Michael Ealy Talks ABOUT LAST NIGHT, His Most Compelling Scene, Working with Kevin Hart and Shooting on Location in Downtown Los Angeles

     September 26, 2013

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First, there was the play, “Sexual Perversity in Chicago,” written by David Mamet.  Then, there was the 1986 feature film, About Last Night, starring Rob Lowe, Demi Moore, James Belushi and Elizabeth Perkins.  Now, a modern re-imagining of the classic romantic comedy, which follows new love for two couples as they journey from the bar to the bedroom and are eventually put to the test in the real world, is hitting theaters on February 14, 2014.  And back on October 25, 2012, Collider was invited, along with a handful of other press, to the set on the second-to-last day of shooting.

At the Broadway Bar in Downtown Los Angeles, a Halloween party was in full swing, with Kevin Hart as Channing Tatum’s character in Magic Mike, Michael Ealy as Ike Turner, Joy Bryant as Tina Turner and Regina Hall as Nicki Minaj.  Find out more about the film, what the actors were doing and why after the jump. 

Out for a night on the town, Danny (Ealy) and Debbie (Bryant) were joined by Bernie (Hart) and Joan (Hall).  While we were on set, we got to see various snippets of a longer scene set in the bar, but it easily illustrated the balance of comedy and drama that they’re clearly going for in the film.  Both Kevin Hart and Regina Hall were throwing out hilarious improvised lines, exchanging quips and barbs with and at each other, while Hart and Michael Ealy were sharing a bit of a heart-to-heart moment.

While on a break from shooting, actor Michael Ealy – who was dressed in a full-on stage costume with a guitar and stick-on facial hair – took some time out to talk to us about how About Last Night is different from Think Like a Man, why he likes working with producer Will Packer, how he chose not to watch the original movie or read the play, which scene he found the most compelling to do, that the movie has a balance of comedy and drama with a lot of sex, working with Kevin Hart, and what being on location in Downtown Los Angeles adds to the film.

almost-human-michael-ealyQuestion:  Obviously, there are going to be comparisons made between this and Think Like a Man, but Will Packer was very adamant that this is a different movie.  What can you say about your role in About Last Night, and how this is going to be different?

MICHAEL EALY:  I play Danny Martin, and Danny is a restaurant supply guy, just like Bernie.  He’s a blue collar guy who’s looking for a little more out of life, and he’s also trying to get over his ex.  I think where we separate ourselves from Think Like a Man is that, in this particular film, we get into the minutiae of the relationship.  There are good and bad times.  You start to understand more about how a relationship can go awry when two people spend too much time together.  They tend to overlook all of the red flags that pop up early because they want to make it work and they want to believe it’s right.  Ultimately, this movie is all about timing.  Is it the right time for Debbie and Dan?  Is it the right time for Bernie and Joan?  Think Like a Man definitely had a bit more comedy, and this one has much more drama.  But, not tonight!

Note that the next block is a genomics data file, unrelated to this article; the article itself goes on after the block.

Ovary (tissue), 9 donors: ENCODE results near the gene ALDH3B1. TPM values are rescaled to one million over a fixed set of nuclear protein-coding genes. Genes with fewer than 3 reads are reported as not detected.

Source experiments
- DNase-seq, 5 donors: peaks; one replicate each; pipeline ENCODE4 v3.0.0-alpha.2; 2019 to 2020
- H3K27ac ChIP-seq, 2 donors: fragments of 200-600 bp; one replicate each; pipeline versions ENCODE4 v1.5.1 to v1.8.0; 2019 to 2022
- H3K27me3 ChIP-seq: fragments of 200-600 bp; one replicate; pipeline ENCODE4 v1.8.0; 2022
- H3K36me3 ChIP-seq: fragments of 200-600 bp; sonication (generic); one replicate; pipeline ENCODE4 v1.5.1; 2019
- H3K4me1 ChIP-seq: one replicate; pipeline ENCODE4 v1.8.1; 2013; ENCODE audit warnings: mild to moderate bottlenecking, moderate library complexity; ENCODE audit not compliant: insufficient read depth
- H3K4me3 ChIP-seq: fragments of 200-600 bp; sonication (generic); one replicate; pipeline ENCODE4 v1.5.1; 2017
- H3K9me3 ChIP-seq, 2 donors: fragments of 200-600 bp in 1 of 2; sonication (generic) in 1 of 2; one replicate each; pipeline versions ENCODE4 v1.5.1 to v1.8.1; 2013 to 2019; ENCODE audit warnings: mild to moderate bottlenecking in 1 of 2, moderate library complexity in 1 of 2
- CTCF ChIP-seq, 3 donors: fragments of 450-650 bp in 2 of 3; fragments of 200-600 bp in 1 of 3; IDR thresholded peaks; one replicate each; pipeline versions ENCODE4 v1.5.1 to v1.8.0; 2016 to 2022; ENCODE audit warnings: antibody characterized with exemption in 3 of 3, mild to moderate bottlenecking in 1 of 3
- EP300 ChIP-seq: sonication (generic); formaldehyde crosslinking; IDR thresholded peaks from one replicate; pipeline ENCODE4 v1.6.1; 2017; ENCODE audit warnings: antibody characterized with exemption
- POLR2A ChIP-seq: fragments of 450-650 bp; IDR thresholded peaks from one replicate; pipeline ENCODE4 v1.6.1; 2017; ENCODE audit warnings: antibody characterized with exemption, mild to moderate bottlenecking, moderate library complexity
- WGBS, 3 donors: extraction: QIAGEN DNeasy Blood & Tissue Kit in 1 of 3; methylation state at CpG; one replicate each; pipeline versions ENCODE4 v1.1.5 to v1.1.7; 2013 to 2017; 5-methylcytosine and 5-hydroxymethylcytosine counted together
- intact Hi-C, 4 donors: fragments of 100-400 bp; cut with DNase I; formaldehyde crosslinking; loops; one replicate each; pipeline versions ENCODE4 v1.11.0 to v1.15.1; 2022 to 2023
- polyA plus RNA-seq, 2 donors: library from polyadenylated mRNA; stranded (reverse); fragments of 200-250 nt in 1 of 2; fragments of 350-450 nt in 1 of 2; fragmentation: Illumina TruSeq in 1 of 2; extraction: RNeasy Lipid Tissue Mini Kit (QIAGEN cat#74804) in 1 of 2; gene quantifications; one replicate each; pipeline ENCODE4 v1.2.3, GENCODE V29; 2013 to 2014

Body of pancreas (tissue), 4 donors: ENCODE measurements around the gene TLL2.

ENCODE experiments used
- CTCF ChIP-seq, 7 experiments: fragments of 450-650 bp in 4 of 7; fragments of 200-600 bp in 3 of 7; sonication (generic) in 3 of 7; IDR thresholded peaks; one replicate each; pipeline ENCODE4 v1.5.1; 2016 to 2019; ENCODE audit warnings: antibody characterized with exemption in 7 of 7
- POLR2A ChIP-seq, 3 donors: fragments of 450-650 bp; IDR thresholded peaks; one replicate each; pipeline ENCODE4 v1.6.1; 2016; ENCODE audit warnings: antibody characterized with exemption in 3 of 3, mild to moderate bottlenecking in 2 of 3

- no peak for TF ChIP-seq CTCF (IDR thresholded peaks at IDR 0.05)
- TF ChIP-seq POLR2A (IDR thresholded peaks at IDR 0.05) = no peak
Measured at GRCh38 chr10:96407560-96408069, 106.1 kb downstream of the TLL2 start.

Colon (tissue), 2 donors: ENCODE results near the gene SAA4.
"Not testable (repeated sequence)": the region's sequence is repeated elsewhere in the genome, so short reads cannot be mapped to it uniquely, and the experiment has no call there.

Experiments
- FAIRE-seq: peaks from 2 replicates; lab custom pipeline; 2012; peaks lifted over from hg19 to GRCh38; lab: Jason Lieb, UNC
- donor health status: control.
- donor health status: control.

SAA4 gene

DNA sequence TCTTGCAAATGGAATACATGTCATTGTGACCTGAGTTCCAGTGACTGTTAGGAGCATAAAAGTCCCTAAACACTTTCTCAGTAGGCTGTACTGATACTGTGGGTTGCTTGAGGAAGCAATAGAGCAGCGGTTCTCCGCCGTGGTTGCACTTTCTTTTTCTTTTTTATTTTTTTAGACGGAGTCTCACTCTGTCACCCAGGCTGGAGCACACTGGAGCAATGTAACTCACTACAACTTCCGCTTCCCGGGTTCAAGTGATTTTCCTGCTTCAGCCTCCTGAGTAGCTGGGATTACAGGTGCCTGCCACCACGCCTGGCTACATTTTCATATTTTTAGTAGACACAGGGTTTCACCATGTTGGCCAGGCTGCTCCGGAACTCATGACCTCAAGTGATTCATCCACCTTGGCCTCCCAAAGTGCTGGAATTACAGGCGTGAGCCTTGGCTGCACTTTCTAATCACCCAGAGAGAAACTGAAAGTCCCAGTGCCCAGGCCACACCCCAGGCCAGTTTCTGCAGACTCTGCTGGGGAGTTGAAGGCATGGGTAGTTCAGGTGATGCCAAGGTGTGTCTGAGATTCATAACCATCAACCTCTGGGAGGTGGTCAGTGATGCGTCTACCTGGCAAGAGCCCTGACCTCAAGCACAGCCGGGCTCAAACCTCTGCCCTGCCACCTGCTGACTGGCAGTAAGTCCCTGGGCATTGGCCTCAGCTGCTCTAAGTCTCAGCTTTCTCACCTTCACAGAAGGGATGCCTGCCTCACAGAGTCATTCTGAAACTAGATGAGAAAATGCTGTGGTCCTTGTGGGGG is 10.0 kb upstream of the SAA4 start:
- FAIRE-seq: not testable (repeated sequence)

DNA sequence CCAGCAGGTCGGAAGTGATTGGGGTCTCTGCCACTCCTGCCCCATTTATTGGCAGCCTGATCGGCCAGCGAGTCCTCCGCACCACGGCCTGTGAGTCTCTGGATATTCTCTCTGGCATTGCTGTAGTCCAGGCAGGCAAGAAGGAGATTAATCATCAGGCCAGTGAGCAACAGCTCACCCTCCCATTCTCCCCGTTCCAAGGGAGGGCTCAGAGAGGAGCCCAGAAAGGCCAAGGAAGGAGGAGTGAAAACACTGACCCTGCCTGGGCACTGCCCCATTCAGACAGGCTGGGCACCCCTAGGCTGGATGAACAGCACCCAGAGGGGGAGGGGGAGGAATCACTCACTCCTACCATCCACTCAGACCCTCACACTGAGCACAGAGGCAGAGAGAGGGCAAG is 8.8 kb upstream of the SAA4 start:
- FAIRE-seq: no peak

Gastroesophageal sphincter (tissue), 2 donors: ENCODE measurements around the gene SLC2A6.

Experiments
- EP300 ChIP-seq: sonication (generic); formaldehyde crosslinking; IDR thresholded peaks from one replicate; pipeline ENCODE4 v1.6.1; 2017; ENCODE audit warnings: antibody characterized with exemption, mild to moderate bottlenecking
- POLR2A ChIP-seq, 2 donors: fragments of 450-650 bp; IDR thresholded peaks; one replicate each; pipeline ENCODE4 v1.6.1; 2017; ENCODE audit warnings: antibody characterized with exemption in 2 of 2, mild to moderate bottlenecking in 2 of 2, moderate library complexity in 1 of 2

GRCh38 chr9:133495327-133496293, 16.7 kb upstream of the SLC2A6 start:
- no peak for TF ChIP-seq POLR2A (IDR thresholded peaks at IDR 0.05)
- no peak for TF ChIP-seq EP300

This is your third project with Will Packer.  What keeps bringing you two together?

EALY:  It’s always about the material.  Will has a good eye for good material.  Obviously, once you’ve developed a certain relationship, it just becomes family, at that point.  I consider him family.

When you do something that’s a remake, do you pay attention to what’s been done before?

EALY:  No.  I don’t, personally.  I didn’t not watch the original.  I looked at the script as a separate movie.  I know there is a movie called About Last Night out there, and I know who was in it, but it’s important for me to approach it as a fresh idea.  I find that, if I look at the old one, I may try to repeat that.  If I just take it as a fresh script, then I’m gonna put my best foot forward.

Is that true of the stage play, as well?  Did you read or see the stage play?

EALY:  I didn’t read that either.  Some actors can watch that stuff and do what they want to do.  For me, I like to do that stuff afterwards.  That started when I first started acting, actually.  My first acting class, I did a scene from Frankie and Johnny in the Clair de Lune, which is the play.  The movie was Frankie & Johnny, with Al Pacino and Michelle Pfeiffer.  It was just a habit that I picked up when I decided that I wasn’t going to watch it.  For that particular performance, we just did a scene from the play, and it was what it was.  It stood on its own.  When I saw the movie, I thought, “That’s great.  That’s their interpretation.”  And I think there are going to be multiple interpretations of About Last Night.  We definitely have a much more comedic version, but at the same time, we get into the minutiae of each and every relationship.

Will you watch the original film, after you finish shooting?